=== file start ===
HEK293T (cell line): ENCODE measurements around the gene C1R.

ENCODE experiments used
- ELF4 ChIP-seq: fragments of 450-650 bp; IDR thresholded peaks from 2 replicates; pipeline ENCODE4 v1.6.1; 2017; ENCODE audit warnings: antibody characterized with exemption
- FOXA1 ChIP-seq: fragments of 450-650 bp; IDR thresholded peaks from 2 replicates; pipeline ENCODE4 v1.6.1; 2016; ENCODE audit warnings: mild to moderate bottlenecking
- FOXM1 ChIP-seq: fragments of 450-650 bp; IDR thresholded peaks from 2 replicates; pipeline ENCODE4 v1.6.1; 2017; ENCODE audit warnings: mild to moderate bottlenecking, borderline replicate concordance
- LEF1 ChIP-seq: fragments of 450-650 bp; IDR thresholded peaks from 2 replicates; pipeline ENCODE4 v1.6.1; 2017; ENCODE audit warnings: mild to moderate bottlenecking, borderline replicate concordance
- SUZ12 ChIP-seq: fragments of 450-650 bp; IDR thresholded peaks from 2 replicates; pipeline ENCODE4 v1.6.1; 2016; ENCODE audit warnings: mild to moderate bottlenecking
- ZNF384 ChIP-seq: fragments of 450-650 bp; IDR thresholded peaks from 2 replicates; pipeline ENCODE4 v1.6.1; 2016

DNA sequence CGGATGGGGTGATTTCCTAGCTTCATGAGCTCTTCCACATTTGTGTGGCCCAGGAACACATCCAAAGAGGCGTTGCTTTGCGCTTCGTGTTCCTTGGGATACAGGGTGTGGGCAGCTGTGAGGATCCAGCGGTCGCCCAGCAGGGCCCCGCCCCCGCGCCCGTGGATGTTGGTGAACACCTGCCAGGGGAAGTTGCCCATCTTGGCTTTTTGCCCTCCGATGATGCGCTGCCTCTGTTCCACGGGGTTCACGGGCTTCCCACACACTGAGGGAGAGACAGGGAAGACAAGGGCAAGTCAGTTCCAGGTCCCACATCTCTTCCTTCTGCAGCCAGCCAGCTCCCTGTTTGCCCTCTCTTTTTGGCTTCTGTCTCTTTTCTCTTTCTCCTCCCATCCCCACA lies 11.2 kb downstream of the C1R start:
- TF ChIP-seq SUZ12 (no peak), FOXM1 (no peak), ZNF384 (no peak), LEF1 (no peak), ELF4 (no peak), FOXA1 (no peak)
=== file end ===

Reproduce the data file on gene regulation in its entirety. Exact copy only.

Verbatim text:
HEK293T (cell line): ENCODE measurements around the gene C1R.

ENCODE experiments used
- ELF4 ChIP-seq: fragments of 450-650 bp; IDR thresholded peaks from 2 replicates; pipeline ENCODE4 v1.6.1; 2017; ENCODE audit warnings: antibody characterized with exemption
- FOXA1 ChIP-seq: fragments of 450-650 bp; IDR thresholded peaks from 2 replicates; pipeline ENCODE4 v1.6.1; 2016; ENCODE audit warnings: mild to moderate bottlenecking
- FOXM1 ChIP-seq: fragments of 450-650 bp; IDR thresholded peaks from 2 replicates; pipeline ENCODE4 v1.6.1; 2017; ENCODE audit warnings: mild to moderate bottlenecking, borderline replicate concordance
- LEF1 ChIP-seq: fragments of 450-650 bp; IDR thresholded peaks from 2 replicates; pipeline ENCODE4 v1.6.1; 2017; ENCODE audit warnings: mild to moderate bottlenecking, borderline replicate concordance
- SUZ12 ChIP-seq: fragments of 450-650 bp; IDR thresholded peaks from 2 replicates; pipeline ENCODE4 v1.6.1; 2016; ENCODE audit warnings: mild to moderate bottlenecking
- ZNF384 ChIP-seq: fragments of 450-650 bp; IDR thresholded peaks from 2 replicates; pipeline ENCODE4 v1.6.1; 2016

DNA sequence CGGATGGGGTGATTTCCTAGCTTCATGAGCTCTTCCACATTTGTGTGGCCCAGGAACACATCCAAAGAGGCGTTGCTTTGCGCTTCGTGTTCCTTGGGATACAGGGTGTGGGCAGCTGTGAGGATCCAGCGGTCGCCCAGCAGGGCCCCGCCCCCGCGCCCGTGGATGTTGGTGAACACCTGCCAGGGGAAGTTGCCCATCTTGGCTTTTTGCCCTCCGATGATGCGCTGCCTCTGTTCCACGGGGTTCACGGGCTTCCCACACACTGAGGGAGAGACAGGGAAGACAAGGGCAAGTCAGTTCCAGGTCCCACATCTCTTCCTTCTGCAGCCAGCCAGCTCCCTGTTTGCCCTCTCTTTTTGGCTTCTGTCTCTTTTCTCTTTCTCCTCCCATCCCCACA lies 11.2 kb downstream of the C1R start:
- TF ChIP-seq SUZ12 (no peak), FOXM1 (no peak), ZNF384 (no peak), LEF1 (no peak), ELF4 (no peak), FOXA1 (no peak)